Hamas accused of violent crackdown on Gaza protests

Hamas has cracked down on popular protests in Gaza, carrying out beatings, arbitrary arrests and torture against protesters, human rights workers and journalists, Amnesty International said.

“The crackdown on freedom of expression and the use of torture in Gaza has reached alarming new levels,” said Saleh Higazi, Deputy Middle East and North Africa Director at Amnesty International. “We are sending a clear message to the Gaza authorities today that we are watching, and we will work to ensure that all those responsible for these violations are held to account.”

The protests — dubbed “We Want to Live” — began last week, when hundreds of protesters gathered in refugee camps such as Jabaliya and Deir al-Balah, and in Gaza City and Khan Younis.

Men, women and children were among the demonstrators complaining about the dire economic situation and living conditions in Gaza, where youth unemployment runs at about 70%.

According to Amnesty, hundreds of protesters suffered ill-treatment during the Hamas clampdown, including one of its own research consultants, Hind Khoudary, who was detained and interrogated for three hours, Amnesty said, during which she was accused of being a spy and working as a foreign agent.

Ghazi Hamad, a Gaza Hamas leader, acknowledged that the group’s security forces had made “some mistakes,” but insisted Hamas does not accept violations of human rights. The Islamist group has ruled Gaza since a bloody battle in the enclave saw the Palestinian Authority, which is controlled by Hamas’s secular rival Fatah, driven out in 2007.

“Unfortunately, some people are exploiting the humanitarian crisis in the Gaza Strip, but this issue should not be exploited politically for the sake of chaos,” Hamad told CNN. “It is true that there are some mistakes from the security services, but this is under treatment, we do not allow violations of human rights or the use of violence against citizens.”

Protesters held up signs reading: “We want to live with dignity,” and: “We want bread, we want za’atar,” referring to an inexpensive local spice that some say they can no longer afford.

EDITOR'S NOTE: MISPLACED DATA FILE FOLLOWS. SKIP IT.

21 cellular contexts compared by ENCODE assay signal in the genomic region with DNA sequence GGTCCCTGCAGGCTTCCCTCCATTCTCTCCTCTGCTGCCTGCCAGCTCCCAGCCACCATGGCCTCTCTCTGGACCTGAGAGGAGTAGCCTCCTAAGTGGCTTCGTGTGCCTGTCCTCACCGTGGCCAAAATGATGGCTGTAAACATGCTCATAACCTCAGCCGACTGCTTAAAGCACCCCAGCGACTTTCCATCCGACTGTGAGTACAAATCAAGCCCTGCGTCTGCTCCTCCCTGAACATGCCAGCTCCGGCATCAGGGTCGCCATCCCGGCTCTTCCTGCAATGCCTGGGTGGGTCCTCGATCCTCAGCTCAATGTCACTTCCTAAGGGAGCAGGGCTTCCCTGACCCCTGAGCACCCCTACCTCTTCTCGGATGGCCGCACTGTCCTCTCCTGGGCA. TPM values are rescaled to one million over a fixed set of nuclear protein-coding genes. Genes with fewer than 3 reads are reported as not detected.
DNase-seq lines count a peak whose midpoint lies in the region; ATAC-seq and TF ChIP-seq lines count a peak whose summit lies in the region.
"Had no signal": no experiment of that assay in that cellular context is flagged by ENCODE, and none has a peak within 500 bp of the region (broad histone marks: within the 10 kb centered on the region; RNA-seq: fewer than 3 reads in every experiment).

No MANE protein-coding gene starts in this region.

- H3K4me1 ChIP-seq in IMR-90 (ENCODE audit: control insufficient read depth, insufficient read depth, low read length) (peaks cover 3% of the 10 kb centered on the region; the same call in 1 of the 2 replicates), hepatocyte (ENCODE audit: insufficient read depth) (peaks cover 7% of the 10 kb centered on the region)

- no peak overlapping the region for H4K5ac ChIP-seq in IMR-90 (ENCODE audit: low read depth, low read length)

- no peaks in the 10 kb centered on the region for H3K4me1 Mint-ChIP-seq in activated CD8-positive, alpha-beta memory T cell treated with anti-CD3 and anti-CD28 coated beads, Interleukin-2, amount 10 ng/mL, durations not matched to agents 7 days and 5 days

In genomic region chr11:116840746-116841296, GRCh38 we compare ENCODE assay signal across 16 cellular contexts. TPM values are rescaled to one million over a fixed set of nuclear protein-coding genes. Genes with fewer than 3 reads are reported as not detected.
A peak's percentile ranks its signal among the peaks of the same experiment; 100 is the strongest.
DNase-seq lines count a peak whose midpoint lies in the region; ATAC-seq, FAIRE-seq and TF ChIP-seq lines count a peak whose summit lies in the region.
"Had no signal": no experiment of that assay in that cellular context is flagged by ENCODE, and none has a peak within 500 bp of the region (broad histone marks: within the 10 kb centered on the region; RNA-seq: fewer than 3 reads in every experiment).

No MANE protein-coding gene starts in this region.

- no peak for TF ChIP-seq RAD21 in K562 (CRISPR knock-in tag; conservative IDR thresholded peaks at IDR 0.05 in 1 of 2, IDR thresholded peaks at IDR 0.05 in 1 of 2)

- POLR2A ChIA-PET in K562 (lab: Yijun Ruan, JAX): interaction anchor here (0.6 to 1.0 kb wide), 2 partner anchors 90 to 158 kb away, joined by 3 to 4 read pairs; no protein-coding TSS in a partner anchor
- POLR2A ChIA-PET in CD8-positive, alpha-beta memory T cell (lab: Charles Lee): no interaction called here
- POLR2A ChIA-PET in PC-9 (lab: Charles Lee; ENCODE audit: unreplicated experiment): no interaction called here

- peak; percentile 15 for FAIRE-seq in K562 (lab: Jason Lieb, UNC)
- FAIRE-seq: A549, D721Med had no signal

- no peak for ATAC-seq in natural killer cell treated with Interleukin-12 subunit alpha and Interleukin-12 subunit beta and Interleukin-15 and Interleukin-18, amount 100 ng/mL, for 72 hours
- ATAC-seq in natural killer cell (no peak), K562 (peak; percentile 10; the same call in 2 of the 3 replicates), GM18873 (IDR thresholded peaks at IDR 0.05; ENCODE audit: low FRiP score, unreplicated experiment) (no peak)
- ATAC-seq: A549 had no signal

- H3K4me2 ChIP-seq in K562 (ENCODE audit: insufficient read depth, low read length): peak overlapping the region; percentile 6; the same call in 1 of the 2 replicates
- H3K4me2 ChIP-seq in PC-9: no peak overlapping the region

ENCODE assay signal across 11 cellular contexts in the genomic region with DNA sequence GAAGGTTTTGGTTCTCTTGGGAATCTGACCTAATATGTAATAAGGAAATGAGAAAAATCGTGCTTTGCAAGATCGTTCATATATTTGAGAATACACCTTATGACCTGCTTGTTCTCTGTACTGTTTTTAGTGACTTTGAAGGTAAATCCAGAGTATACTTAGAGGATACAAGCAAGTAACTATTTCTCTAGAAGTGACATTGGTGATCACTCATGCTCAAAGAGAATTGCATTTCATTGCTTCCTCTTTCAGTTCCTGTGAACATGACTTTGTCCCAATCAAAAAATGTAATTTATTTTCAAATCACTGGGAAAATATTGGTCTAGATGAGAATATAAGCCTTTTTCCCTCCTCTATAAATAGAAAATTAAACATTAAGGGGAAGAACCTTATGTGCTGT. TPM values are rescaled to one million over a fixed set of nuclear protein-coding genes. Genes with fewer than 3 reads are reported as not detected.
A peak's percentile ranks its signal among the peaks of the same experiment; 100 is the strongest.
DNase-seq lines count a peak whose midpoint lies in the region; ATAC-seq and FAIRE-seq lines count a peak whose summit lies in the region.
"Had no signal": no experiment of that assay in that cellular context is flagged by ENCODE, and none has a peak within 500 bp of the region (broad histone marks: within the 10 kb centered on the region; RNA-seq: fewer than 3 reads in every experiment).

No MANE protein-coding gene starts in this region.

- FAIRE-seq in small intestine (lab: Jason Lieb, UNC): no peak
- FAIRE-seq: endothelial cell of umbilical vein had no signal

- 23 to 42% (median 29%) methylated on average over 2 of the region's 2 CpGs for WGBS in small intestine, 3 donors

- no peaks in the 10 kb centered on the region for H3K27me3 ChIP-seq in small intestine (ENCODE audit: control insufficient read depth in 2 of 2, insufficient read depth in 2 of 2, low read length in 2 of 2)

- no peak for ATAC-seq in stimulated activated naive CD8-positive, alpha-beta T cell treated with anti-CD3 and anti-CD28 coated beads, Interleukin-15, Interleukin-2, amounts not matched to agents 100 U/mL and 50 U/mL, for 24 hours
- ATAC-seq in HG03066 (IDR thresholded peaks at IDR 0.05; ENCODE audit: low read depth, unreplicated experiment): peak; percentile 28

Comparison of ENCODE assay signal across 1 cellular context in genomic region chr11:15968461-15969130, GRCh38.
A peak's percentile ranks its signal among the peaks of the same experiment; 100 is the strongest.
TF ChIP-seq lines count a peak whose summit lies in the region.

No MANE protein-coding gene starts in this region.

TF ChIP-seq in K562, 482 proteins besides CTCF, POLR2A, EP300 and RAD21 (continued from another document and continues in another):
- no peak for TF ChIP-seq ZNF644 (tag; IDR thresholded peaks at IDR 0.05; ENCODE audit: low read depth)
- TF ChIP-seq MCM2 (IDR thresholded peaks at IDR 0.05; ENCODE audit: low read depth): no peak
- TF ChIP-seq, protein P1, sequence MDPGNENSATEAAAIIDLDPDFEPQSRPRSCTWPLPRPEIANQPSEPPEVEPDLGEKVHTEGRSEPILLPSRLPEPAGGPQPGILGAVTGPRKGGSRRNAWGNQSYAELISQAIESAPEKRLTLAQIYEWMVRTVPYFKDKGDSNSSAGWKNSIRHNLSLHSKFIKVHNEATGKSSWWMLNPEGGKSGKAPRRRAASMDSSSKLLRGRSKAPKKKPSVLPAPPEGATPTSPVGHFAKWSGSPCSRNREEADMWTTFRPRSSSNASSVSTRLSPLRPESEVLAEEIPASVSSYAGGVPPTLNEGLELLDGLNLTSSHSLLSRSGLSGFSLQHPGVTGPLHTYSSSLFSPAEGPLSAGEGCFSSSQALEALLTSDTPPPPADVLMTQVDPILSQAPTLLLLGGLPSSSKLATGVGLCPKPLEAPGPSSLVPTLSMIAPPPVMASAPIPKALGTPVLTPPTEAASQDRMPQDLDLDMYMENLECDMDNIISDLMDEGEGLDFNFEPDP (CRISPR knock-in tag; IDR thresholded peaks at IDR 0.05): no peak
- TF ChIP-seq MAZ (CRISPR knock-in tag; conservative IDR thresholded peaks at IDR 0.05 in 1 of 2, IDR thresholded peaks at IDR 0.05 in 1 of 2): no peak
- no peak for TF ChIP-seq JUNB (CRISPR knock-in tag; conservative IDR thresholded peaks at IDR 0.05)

Gaza’s living conditions have grown worse because of chronic fuel and electricity shortages, compounded by an ongoing 12-year Israeli blockade of the coastal enclave. Water treatment facilities have been forced to close and raw sewage has spilled onto Gaza’s beaches. Hospitals have struggled to treat patients, as residents of Gaza have had as little as four hours a day of power for much of the last few years.

In recent months, an increased supply of electricity, thanks in part to Qatar transferring tens of millions of dollars into Gaza, has improved living conditions. But it has done little to alleviate tensions.

One woman posted a video on social media railing against Hamas: “Are we forbidden from saying we are in pain? Let people say what they want, why do you oppress them? All of Gaza is unemployed. Our children have lost 12 years of their lives. Why? Each child of a Hamas official, as soon as he is 20 years old, will own an apartment, a car, a jeep, a building and be married, while our sons have nothing in this life.”

On its social media account, Fatah posted pictures of its Gaza spokesman, Atef Abu Seif, in a hospital bed, with blood on his face, shirt and left arm, prompting condemnation from prominent Palestinians.

“We condemn the barbaric attack on our brother, Atef Abu Seif,” said Mustafa Barghouti, a senior independent Palestinian politician. “We call for holding the perpetrators accountable for this brutal crime and stopping all attacks on citizens in the Gaza Strip.”

But it remains unclear who carried out the assault. Hamas rejected suggestions it was responsible, echoing calls for the Interior Ministry to prosecute and punish those who carried it out.

The United Nations has added its concerns in recent days.

“I strongly condemn the campaign of arrests and violence used by Hamas security forces against protesters, including women and children, in Gaza over the past three days,” Nickolay Mladenov, the UN Special Coordinator for the Middle East Peace Process said in a statement on Sunday.

“I am particularly alarmed by the brutal beating of journalists and staff from the Independent Commission for Human Rights (ICHR) and the raiding of homes,” he added.